Trucking association now supports "perimeter clearance approach" to Canada/US border

by Canadian Shipper

David Bradley, CEO of the Canadian Trucking Alliance and head of the Ontario Trucking Association, is the latest to come out in favor of a adopting a "perimeter clearance approach" to future Canada/US border strategy.

Perimeter clearance means the US and Canada working closely together to strengthen protection of the external borders in order to free the movement of people and goods at our common border.

Proposed for the first time by Canada’s former ambassador to the United States a couple of years ago, American ambassador to Canada, Paul Cellucci is now also pushing the concept aggressively.

"There are those in Canada who believe that moving toward a perimeter border strategy would result in having our laws re-written in Washington. They argue that such a strategy would blur those lines we hold as a test of sovereignty. Before September 11, our organization was among those that felt the proposal would lead to such interminable debate on the nature of our relation with the United States that much-needed incremental progress on border issues would be delayed," David Bradley told shippers and carriers attending this year’s Council of Logistics Management conference in Kansas City. "But those planes crashing into the World Trade Center towers changed all that. They served as painful notice that in the face of global terrorism the old concepts of state; sovereignty and security are meaningless."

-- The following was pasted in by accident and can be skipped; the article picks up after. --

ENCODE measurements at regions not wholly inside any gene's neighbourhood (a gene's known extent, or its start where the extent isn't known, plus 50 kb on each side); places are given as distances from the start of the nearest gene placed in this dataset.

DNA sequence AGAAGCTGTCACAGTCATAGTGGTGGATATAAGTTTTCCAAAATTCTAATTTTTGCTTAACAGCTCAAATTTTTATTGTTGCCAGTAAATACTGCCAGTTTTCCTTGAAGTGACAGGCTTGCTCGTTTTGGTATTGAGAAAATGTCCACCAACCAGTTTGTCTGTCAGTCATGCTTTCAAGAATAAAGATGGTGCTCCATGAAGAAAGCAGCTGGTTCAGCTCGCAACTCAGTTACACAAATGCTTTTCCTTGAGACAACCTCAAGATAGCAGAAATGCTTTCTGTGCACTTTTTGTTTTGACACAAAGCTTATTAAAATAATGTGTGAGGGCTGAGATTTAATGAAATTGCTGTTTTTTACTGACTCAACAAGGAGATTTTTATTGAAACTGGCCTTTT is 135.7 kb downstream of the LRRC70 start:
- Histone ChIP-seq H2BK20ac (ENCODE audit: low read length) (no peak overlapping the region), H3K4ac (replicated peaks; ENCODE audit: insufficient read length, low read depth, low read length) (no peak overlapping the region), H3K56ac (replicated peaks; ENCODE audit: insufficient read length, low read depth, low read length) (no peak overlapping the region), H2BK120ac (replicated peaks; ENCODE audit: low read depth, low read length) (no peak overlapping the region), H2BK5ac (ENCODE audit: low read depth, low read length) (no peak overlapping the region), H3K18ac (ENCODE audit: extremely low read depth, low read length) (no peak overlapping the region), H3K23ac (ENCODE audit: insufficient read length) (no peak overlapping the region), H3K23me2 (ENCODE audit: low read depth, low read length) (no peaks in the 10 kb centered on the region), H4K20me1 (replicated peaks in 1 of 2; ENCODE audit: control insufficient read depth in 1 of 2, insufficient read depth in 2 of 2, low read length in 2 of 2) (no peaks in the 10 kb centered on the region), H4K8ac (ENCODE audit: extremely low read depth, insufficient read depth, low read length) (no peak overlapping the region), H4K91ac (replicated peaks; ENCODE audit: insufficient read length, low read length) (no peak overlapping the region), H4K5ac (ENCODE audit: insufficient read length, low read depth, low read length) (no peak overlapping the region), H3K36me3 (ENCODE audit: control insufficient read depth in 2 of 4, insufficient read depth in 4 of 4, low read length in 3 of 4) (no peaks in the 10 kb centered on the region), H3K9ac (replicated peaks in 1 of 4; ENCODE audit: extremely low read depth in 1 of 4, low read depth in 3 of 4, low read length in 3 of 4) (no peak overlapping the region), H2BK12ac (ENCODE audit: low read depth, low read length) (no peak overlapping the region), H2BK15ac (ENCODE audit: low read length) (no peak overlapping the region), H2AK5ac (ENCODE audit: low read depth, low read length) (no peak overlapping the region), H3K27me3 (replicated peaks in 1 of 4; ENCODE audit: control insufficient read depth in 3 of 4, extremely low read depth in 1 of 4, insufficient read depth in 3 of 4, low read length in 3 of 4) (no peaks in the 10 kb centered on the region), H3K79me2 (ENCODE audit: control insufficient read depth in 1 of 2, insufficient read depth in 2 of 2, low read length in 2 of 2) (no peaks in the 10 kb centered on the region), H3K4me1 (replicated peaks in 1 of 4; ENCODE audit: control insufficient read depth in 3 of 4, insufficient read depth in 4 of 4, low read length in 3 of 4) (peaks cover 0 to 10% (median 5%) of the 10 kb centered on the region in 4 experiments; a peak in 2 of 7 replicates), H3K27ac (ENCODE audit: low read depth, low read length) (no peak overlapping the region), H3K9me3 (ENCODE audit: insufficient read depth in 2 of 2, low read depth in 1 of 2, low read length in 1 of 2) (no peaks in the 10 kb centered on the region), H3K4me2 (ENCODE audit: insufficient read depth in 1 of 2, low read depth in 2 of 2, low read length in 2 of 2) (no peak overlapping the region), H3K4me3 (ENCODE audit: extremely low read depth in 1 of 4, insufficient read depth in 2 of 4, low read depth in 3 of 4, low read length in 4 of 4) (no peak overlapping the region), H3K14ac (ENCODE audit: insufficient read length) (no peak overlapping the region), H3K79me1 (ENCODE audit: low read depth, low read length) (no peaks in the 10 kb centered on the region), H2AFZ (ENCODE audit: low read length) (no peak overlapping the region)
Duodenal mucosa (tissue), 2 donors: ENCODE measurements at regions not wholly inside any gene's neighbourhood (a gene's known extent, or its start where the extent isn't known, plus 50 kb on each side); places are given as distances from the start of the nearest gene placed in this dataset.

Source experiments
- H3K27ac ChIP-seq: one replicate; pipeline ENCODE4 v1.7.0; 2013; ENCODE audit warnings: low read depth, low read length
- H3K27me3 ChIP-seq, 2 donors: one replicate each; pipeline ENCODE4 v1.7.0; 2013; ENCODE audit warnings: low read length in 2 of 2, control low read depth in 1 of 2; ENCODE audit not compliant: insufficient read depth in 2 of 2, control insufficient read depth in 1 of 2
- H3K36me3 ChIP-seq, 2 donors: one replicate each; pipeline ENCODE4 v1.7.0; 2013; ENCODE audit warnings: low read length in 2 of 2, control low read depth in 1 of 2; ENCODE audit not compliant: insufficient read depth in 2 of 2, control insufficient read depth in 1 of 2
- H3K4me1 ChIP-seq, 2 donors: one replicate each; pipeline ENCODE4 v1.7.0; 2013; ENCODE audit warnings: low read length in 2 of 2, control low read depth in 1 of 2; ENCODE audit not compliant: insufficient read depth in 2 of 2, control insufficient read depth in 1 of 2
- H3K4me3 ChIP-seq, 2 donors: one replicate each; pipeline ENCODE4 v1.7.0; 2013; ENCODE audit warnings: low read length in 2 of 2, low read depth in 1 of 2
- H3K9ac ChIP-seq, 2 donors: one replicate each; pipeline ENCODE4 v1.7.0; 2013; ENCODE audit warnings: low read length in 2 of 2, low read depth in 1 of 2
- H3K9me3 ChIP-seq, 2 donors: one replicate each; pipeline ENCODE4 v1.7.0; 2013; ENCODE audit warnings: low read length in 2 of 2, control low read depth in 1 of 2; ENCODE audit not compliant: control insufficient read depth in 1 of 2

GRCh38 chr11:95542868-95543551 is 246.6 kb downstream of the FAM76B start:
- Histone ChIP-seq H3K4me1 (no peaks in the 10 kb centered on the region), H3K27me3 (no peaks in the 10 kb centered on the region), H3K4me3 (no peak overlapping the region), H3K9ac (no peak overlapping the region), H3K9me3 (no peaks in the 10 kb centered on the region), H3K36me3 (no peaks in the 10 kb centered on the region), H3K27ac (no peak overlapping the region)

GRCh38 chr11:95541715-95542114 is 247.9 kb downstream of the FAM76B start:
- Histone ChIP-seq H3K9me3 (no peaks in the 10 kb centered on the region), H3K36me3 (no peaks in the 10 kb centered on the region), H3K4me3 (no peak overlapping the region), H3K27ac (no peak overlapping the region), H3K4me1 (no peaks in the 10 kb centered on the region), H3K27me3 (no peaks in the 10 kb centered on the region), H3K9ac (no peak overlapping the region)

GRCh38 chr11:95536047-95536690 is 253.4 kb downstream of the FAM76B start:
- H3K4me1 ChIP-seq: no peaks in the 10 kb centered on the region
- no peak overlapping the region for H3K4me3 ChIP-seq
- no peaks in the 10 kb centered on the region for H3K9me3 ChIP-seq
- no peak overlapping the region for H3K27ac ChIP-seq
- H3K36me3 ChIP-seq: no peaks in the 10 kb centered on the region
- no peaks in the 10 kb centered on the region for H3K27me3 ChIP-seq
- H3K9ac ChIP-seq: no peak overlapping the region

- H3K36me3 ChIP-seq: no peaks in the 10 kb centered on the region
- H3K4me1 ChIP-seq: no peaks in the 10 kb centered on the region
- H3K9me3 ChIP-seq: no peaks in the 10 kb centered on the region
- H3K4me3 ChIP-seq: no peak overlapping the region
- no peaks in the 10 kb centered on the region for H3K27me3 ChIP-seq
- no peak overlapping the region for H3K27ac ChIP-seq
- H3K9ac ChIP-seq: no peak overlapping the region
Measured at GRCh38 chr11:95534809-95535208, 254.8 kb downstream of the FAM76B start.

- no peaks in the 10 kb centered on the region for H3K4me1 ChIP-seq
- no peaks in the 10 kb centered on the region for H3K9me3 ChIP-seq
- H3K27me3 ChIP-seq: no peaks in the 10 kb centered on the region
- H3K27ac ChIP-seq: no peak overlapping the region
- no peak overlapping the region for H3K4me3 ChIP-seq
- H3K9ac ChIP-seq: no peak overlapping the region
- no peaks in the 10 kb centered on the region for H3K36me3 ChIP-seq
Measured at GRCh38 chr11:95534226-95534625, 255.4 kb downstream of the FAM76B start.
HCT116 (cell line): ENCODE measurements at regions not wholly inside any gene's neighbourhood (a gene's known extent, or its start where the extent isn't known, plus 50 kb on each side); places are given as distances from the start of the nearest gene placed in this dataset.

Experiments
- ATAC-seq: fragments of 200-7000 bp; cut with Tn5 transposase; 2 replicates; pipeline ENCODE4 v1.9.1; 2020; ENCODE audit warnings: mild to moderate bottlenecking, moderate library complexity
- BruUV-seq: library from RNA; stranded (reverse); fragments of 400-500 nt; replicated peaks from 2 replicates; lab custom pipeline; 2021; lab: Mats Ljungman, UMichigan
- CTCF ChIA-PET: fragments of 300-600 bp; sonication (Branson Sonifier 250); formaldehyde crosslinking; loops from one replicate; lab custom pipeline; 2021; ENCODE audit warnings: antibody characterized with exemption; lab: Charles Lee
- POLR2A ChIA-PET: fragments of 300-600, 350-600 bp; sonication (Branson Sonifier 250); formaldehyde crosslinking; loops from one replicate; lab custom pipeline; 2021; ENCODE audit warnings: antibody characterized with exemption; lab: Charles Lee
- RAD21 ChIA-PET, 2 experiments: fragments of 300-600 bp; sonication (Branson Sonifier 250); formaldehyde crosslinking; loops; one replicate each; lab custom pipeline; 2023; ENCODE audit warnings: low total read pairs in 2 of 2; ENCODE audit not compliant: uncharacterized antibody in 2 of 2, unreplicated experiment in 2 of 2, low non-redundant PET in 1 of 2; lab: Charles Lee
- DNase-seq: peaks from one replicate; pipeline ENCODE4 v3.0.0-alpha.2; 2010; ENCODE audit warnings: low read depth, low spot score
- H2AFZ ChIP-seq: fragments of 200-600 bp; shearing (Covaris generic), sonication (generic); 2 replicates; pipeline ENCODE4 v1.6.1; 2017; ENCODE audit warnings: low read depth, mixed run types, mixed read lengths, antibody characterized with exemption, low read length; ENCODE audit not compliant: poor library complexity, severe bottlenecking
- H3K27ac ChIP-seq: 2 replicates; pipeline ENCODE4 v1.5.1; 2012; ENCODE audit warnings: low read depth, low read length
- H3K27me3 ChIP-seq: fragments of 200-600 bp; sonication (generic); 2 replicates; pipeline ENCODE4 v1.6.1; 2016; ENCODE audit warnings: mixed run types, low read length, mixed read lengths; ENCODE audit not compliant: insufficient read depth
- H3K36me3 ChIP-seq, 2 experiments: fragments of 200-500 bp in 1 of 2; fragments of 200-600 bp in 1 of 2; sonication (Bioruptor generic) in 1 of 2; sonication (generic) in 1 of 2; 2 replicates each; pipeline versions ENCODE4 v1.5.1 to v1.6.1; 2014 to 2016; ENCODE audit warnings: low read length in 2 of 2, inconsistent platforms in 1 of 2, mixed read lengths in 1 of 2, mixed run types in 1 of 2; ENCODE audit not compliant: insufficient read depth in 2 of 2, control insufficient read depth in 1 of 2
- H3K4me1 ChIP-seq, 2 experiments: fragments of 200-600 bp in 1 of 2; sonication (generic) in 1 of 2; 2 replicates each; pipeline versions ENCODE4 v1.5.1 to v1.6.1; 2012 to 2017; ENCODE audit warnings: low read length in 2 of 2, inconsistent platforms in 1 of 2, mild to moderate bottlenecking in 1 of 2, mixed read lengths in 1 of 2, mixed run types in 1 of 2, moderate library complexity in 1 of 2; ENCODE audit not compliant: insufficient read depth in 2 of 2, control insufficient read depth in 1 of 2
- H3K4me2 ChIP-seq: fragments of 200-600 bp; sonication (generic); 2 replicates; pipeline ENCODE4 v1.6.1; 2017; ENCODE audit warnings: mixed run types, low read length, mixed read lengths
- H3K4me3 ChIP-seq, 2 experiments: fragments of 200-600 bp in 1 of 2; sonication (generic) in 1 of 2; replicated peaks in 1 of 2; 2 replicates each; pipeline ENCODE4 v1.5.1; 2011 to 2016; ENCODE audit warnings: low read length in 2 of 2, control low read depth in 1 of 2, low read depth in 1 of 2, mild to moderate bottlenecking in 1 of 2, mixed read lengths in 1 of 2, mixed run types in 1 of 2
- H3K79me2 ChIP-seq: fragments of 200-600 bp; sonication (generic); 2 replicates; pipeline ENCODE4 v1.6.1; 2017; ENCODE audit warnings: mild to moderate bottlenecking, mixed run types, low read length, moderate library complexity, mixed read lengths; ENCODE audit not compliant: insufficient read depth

Bradley added that over time, such a strategy would likely result in a high level of harmonization of everything from immigration and security policies to food inspection practices. It would mean the integration of Canadian and U.S. border controls for travelers and goods. And over time, it could mean the elimination of border processing between Canada and the United States.

"Our border must not be allowed to become a source of friction between our two countries. It must not become a barrier to commerce or to economic growth. Perhaps no industrialized country in the world is as vulnerable in this regard as Canada," Bradley cautioned. "Fully one-third of the country’s GDP is dependent upon trade with the United States."

Over $US 1 billion daily worth of trade crosses the US-Canada border every year and this is expected to double again before this decade is out.

Close to 70 per cent of Canada/U.S. trade moves by truck. Each year there are about 14 million truck trips across the border – one every 2 seconds. Just-in-Time inventory systems, synchronous manufacturing, and other time sensitive production and distribution practices have been built around the moving freight by truck and predictable border crossing times.

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